What is the Protection of Lawful Commerce in Arms Act (PLCAA)?
PLCAA is a federal law that gives gun manufacturers, distributors, and dealers (“the gun industry”) protections unlike any other industry. PLCAA does not protect firearms or ammunition manufacturers, sellers, or trade associations from any other lawsuits based on their own negligence or criminal conduct. As we have stressed repeatedly, this legislation will not bar the courthouse doors to victims who have been harmed by the negligence or misdeeds of anyone in the gun industry . . . If manufacturers or dealers break the law or commit negligence, they are still liable . . . The only lawsuits this legislation seeks to prevent are novel causes of action that have no history or grounding in legal principle. PLCAA prohibits “qualified civil liability actions” against the gun industry. A qualified civil liability action is a tort claim for harm resulting from a third party’s criminal or unlawful misuse of a firearm. At the same time, PLCAA explicitly allows six types of claims, including actions against sellers and manufacturers who knowingly violated applicable federal or state laws, negligent entrustment, negligence per se, and products liability claims. Because PLCAA does not protect the gun industry from lawsuits based on its own negligence or criminal conduct, it has brought numerous successful cases in which courts have correctly found that PLCAA does not bar liability for a dealer’s own negligent conduct.
Gun Industry Immunity
Civil liability plays an important role in injury prevention. In circumstances where legislators have been unwilling to enact regulations to improve safety, dangerous products and careless industry practices are normally held in check by the possibility of civil litigation that enables injured individuals to recover monetarily. This principle does not apply to the gun industry, however, because it has obtained unprecedented immunity from this longstanding system of accountability. Immunity statutes grant legal protection to gun manufacturers and dealers, shielding them from liability for a wide range of conduct. Similar immunity laws have been adopted in some form by the federal government and 34 states.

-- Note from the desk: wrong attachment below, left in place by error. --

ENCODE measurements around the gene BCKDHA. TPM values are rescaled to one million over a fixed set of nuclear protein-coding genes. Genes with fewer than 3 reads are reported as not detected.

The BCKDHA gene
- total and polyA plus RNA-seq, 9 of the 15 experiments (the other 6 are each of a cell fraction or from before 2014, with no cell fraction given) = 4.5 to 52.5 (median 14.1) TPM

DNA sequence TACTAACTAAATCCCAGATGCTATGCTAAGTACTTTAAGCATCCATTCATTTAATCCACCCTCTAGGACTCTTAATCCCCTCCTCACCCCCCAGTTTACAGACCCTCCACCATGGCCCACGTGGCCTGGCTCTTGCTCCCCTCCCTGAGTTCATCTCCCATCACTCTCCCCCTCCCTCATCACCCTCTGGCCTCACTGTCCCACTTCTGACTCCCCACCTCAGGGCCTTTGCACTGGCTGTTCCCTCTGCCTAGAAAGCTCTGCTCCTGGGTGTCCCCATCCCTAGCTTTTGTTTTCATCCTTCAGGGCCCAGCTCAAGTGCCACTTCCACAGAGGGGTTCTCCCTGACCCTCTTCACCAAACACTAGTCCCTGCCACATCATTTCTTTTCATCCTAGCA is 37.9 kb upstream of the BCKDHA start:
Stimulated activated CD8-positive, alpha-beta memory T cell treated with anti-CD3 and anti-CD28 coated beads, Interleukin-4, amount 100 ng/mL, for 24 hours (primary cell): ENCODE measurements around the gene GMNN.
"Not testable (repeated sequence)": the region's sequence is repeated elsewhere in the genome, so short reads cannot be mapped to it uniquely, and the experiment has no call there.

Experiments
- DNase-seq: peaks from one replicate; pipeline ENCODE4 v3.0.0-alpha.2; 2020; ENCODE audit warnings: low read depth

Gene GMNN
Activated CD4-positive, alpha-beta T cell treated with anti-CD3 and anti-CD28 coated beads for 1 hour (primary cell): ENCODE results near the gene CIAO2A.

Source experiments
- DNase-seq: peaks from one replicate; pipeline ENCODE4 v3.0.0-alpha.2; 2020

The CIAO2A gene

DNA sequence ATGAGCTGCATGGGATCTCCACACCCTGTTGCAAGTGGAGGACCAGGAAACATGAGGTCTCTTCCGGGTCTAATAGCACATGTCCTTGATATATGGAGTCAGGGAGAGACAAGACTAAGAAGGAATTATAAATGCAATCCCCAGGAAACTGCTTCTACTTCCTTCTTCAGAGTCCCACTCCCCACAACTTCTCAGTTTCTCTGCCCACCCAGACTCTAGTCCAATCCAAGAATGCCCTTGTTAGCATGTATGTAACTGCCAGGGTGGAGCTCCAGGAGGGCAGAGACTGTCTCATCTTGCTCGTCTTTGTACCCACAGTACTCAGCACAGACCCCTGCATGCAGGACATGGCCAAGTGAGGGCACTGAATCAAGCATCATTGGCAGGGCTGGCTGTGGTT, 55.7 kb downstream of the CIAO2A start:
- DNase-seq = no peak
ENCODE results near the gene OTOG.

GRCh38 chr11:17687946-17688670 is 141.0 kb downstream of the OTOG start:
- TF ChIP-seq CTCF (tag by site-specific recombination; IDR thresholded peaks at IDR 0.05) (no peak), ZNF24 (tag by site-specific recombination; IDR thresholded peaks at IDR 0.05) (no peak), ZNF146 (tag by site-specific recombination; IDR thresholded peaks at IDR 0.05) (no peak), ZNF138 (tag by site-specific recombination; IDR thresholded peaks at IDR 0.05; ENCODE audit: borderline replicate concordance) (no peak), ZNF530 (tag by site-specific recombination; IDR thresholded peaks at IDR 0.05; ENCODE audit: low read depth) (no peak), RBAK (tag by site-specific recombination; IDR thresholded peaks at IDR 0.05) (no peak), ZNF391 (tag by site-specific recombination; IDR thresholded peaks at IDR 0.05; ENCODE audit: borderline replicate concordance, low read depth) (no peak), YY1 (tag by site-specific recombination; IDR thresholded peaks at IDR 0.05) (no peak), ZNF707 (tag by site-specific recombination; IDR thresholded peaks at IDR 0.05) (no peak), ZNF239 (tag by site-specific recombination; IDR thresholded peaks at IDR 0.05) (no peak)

Generally speaking, the PLCAA prohibits “qualified civil liability actions,” which are defined as civil or administrative proceedings which “result from the criminal or lawful misuse” of firearms or ammunition.
There are six exceptions to the blanket civil immunity provided by the PLCAA:
• an action brought against someone convicted of “knowingly transfer[ing] a firearm, knowing that such firearm will be used to commit a crime of violence” by someone directly harmed by such unlawful conduct;
• an action brought against a seller for negligent entrustment or negligence per se;
• an action in which a manufacturer or seller of a qualified product knowingly violated a State or Federal statute applicable to the sale or marketing of the product, and the violation was a proximate cause of the harm for which relief is sought;
• an action for breach of contract or warranty in connection with the purchase of the product;
• an action for death, physical injuries or property damage resulting directly from a defect in design or manufacture of the product, when used as intended or in a reasonably foreseeable manner, except that where the discharge of the product was caused by a volitional act that constituted a criminal offense, then such act shall be considered the sole proximate cause of any resulting death, personal injuries or property damage; or
• an action commenced by the Attorney General to enforce the Gun Control Act or the National Firearms Act.
LEGAL CHALLENGES TO PLCAA